Europeans decide on embargo on Russian coal

The President of the European Commission, Ursula von der Leyen, at the European Council meeting on the Russian invasion of Ukraine, in the European Parliament in Strasbourg, 6 April 2022.

European Commission President Ursula von der Leyen did not want to arrive empty-handed in Kiev on Friday, April 8, where she was to meet Ukrainian President Volodymyr Zelensky. “By a Lucky Coincidence”According to a diplomat, information was leaked on Thursday according to which the community administration would give its opinion in June on the admissibility of Kiev’s application to join the European Union (EU). It is clear that the Commission will then decide whether or not Ukraine can be an official candidate.

Where it usually takes between 15 and 18 months, this time, if the Commission sticks to this timetable, it has taken just 90 days and sent a political signal to Ukraine that its case deserves preferential treatment. In reality, this step will only lead to a procedure that will take years and in which the country will have to adapt to European standards.

Also read: Article reserved for our subscribers War in Ukraine: Europeans ready for embargo on Russian coal

More specifically, Ursula von der Leyen of the Ukrainian president will be able to demand the fifth package of sanctions that the Twenty-seven passed unanimously on Thursday evening. Firstly, they decided on an embargo on Russian coal, a politically symbolic measure because it is the first in the field of energy and because it was unthinkable two weeks ago. But this “Won’t really weaken the Russian economy”Judge Simone Tagliapietra, of the Belgian think tank Bruegel. “Europeans pay 15 million euros a day to buy Russian coal. For Russian gas and oil that is 850 million”argues the researcher.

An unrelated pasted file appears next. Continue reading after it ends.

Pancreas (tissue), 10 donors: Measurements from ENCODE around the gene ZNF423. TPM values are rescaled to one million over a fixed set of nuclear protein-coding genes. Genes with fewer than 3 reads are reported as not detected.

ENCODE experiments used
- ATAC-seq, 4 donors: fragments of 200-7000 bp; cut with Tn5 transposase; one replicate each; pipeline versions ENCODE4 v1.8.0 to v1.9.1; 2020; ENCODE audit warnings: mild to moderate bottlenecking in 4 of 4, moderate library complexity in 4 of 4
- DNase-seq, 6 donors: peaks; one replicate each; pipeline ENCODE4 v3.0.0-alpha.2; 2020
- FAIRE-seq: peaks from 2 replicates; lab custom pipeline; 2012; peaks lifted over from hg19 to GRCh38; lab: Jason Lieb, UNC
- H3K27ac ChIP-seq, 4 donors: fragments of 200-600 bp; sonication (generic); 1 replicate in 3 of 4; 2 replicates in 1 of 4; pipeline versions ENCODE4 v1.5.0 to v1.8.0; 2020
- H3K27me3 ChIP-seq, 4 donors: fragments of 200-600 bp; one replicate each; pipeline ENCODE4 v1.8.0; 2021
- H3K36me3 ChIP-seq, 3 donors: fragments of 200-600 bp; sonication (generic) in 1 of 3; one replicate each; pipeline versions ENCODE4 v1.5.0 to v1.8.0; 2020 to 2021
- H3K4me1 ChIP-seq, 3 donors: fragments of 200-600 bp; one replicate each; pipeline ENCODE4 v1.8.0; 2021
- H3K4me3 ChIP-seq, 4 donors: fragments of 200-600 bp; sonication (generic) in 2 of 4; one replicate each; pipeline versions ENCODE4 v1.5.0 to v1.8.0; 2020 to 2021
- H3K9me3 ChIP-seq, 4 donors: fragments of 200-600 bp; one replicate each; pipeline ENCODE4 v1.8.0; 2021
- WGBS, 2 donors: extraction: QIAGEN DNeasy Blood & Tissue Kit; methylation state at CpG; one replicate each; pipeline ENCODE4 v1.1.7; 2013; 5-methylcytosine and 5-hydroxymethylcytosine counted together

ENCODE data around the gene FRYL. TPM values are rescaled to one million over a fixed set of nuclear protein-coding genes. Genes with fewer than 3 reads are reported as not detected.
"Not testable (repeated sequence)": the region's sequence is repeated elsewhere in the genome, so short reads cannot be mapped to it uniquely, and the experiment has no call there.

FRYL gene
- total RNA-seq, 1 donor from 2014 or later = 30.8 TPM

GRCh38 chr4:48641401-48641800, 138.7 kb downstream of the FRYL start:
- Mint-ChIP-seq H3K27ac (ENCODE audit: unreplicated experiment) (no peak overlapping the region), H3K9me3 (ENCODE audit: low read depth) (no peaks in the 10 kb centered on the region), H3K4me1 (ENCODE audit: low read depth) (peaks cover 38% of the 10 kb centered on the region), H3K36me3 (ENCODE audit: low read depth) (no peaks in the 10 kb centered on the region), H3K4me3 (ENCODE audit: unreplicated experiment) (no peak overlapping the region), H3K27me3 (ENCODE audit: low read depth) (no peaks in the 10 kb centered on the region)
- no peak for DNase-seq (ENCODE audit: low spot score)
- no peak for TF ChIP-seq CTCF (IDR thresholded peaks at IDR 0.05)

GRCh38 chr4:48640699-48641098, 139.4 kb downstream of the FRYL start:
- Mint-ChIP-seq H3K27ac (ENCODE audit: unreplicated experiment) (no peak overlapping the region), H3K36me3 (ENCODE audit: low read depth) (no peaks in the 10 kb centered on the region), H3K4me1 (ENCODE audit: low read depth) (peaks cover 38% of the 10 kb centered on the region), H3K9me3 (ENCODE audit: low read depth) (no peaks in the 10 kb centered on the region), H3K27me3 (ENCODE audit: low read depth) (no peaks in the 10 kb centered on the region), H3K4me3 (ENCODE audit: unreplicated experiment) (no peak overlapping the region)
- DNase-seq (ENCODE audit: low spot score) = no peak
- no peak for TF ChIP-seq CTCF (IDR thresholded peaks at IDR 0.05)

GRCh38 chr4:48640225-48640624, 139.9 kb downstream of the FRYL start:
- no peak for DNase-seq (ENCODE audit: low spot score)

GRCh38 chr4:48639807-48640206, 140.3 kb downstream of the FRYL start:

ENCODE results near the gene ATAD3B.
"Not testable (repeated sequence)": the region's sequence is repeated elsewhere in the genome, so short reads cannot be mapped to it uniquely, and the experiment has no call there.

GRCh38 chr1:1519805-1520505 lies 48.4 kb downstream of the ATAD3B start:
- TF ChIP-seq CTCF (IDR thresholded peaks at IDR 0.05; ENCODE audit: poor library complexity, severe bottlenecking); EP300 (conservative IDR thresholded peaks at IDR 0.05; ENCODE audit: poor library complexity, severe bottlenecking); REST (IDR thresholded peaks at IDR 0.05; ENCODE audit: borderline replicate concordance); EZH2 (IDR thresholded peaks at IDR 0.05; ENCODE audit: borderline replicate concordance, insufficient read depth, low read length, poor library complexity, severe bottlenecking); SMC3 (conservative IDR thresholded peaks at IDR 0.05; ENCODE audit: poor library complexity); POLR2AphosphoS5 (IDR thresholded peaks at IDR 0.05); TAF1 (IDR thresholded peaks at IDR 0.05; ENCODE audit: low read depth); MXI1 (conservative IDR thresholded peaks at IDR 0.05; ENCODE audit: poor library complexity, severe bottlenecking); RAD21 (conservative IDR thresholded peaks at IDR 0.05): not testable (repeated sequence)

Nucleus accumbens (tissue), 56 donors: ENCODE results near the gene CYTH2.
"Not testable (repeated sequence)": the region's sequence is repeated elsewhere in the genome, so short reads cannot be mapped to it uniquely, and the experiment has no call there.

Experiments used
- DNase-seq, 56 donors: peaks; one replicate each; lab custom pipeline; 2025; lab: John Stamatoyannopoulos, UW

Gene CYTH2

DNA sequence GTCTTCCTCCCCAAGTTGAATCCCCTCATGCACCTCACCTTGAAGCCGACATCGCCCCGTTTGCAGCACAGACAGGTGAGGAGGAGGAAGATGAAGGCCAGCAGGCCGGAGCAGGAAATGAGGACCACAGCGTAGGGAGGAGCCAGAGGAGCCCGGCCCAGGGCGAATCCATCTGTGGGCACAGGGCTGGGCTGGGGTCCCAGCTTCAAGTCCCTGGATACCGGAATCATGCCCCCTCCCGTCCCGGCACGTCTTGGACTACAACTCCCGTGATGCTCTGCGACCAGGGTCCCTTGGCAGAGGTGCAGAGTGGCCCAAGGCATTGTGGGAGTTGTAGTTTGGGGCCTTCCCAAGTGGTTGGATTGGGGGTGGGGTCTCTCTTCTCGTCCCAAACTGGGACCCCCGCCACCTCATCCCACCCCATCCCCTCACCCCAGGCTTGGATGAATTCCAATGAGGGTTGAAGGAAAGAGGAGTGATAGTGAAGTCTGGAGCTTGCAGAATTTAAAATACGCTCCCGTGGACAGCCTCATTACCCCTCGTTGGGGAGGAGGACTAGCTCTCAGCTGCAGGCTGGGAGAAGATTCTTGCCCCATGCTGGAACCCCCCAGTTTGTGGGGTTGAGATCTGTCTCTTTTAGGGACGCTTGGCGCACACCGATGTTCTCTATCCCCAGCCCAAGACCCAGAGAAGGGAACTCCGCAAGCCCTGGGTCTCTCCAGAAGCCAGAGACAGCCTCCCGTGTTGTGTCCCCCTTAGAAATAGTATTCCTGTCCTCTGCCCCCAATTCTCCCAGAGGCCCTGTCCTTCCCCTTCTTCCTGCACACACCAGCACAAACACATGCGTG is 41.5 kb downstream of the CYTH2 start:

Member States have also decided to attack the Russian financial sector by terminating transactions with four of its major banks. They will also bar Russian ships (except those carrying agricultural and food products, humanitarian aid and energy) from entering EU ports and closing their borders to Russian and Belarusian trucks.

Delicate exercise

To weaken the industrial base, Europeans will no longer export certain strategic goods to Russia, such as quantum computers or semiconductors. In this way they deprive themselves of 10 billion euros in annual revenue, or slightly more than 10% of their exports to Russia. The Twenty-seven had already stopped selling their luxury goods there (3.5 billion a year).

As for the purchases of Russian goods, things are less straightforward, as Europeans have increased their dependence on Moscow. While they spent 159 billion euros on imports from Russia in 2021, they decided on Thursday to stop buying wood, cement, caviar and vodka (for 5.5 billion euros a year). In recent weeks, they had also stopped importing certain steel products at an annual cost of $3.3 billion.

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